Now she is saying that my father had promised that when he died that she could have the car. I told her that I would try and see that she got it, but that at the moment my hands are tied -- that my sister is not happy about the will, that she wants the car, and wants some of the furniture and knickknacks too.


The problem is that Dad's attorney is on vacation. Someone else is helping, but that the real work cannot begin until he comes back from his vacation. Right now, the house, its contents, the car, everything is in limbo. That's because my father did not mention my sister in his will. My sister needs to sign the papers designating me as executrix of the will so that things can get rolling! However, she is not sure that she wants to sign the papers, saying that in his original will, he designated her as the executrix and that everything was supposed to be divided straight down the middle. He changed his mind and his will and has left everything to me.

The Surviving Child

Dear Surviving Child,


I'm sorry for your loss. It sounds like your dad lived well and long, and died with dignity.

Your letter ends somewhat abruptly, without fully spelling out the exact question. But I think I understand the question. The question is, What do I do now?

How about this: You bide your time and grieve and be as loving and generous as you can be, within the terms of your father's most recent will. As I read your letter over again today, having read it a week or two ago, I find a cadence of peace and serenity in it. What you are going through is normal and to be expected. Whenever someone dies there are always unexpected details to be taken care of, disputes to be settled, questions answered. During the process of dying, we are focused on the person and the immediate situation. We do not think too much about how it will be afterward. Sometimes it is surprising, as though we were awaking from a dream to find the pressures of life.

People develop expectations during the period of a person's illness, and a person will say things and hint at things to bolster these expectations. But then the person is gone and there is no final word except the will, and sometimes the will contains surprises. So we grieve and we sort things out. We let things go.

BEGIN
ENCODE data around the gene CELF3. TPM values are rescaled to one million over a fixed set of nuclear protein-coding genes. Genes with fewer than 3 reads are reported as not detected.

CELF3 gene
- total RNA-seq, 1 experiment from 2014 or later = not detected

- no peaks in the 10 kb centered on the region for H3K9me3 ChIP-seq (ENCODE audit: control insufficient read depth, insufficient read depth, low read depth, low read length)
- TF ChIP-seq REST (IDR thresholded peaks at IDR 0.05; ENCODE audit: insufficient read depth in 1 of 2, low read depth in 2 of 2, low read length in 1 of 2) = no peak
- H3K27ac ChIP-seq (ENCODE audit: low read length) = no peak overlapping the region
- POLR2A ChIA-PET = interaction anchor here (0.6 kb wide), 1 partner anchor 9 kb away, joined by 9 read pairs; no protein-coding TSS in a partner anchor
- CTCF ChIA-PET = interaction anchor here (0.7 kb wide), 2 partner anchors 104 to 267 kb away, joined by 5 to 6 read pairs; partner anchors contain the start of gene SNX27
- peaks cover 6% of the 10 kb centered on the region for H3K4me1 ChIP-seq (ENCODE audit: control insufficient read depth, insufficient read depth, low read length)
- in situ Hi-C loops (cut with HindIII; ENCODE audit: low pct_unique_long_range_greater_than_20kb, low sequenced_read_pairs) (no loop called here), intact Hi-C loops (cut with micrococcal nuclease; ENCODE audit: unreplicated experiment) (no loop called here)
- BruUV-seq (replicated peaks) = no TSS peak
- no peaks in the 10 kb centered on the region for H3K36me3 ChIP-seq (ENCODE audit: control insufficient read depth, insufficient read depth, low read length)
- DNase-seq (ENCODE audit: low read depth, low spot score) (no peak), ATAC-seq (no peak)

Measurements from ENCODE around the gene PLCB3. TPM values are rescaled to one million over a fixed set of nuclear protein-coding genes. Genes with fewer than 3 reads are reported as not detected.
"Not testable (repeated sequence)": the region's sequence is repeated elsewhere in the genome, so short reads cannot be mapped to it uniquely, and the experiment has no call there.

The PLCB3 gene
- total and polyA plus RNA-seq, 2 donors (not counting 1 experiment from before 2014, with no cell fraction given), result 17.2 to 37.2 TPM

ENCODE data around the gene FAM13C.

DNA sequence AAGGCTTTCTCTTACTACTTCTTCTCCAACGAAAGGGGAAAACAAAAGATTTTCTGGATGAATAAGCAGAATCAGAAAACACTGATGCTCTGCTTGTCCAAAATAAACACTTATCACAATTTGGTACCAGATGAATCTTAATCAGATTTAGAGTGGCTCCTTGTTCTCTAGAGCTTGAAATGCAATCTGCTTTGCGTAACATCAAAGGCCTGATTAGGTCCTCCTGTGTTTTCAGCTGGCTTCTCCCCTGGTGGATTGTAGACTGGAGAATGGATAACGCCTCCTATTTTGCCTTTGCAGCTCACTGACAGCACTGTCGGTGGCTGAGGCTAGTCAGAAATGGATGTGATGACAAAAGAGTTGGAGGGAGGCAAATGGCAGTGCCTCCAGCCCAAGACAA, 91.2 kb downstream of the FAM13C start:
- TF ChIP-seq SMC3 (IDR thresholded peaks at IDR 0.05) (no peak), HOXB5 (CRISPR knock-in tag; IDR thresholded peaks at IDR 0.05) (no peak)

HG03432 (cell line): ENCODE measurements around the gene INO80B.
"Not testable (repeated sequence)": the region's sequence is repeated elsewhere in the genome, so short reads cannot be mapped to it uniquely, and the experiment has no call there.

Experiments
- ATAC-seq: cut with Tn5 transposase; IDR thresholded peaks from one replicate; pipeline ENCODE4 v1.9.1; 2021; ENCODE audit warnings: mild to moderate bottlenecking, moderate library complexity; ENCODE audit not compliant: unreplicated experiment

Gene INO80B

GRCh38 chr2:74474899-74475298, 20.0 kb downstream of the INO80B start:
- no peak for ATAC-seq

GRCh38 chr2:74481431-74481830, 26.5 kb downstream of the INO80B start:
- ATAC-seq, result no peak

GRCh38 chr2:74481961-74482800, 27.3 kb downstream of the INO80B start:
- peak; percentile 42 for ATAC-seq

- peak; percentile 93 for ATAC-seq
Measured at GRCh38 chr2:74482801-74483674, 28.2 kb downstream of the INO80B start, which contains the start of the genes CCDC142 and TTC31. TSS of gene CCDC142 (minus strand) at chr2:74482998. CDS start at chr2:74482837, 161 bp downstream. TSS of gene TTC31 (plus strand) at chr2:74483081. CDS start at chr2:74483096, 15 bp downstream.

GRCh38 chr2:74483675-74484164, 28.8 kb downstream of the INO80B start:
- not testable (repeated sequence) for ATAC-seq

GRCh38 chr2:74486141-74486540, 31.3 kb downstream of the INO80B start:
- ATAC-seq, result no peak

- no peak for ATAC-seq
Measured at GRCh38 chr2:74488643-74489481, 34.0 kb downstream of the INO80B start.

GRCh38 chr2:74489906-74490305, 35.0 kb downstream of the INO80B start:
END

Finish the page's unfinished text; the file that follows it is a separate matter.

Keep in mind that mainly what you are doing now is letting go of him. The theme of your grieving time is letting go. So if there is furniture, for instance, that you do not need, let it go. If there is a car that you do not need, you dispose of it and let it go. Also we try during this time to meet the requests of others, because everyone is grieving. When there is conflict, however, then we need to turn to the will, whose word is final. For that, you need the authority of your dad's attorney.

So, since there is little you can accomplish until your dad's attorney returns, I suggest that for the time being you exercise patience and restraint. Make no firm promises but just wait for things to be settled. As a practical matter, it may be good to have somebody coming into the house and taking care of things, especially with winter coming. It sounds like a sensible thing to do to keep the place supplied with heating oil for the time being. Whether the house will eventually be sold or rented out, it makes sense to keep it lived in.

You don't indicate that you feel this person is being pushy or intruding, or is taking advantage, but her requests do seem to have taken you by surprise. So do consult the interim attorney -- the one who is filling in for Dad's attorney -- about any legal implications arising from her presence in the house. What is your liability if she should injure herself there? What is the insurance situation should the house catch fire, or should damage occur? And is it possible that by staying there she may establish some legal right of residence, such that if you wanted to kick her out, rent to others, or sell the house, you might have to settle with her financially? Also, you will want to consider the title and insurance situation with the car. These are fairly basic legal questions, and the interim attorney should be able to answer them or direct you to the right person.

As to your sister, I think you should be as kind as you can be without violating the will. If she wants some knickknacks and furniture, I would let her have those things. Since both your sister and the neighbor want the car, but you have inherited it, I suppose you will have to choose between them. Ask the attorney to help you figure that one out.


Meanwhile, try to keep the peace. Your main focus now is on letting go of your dad.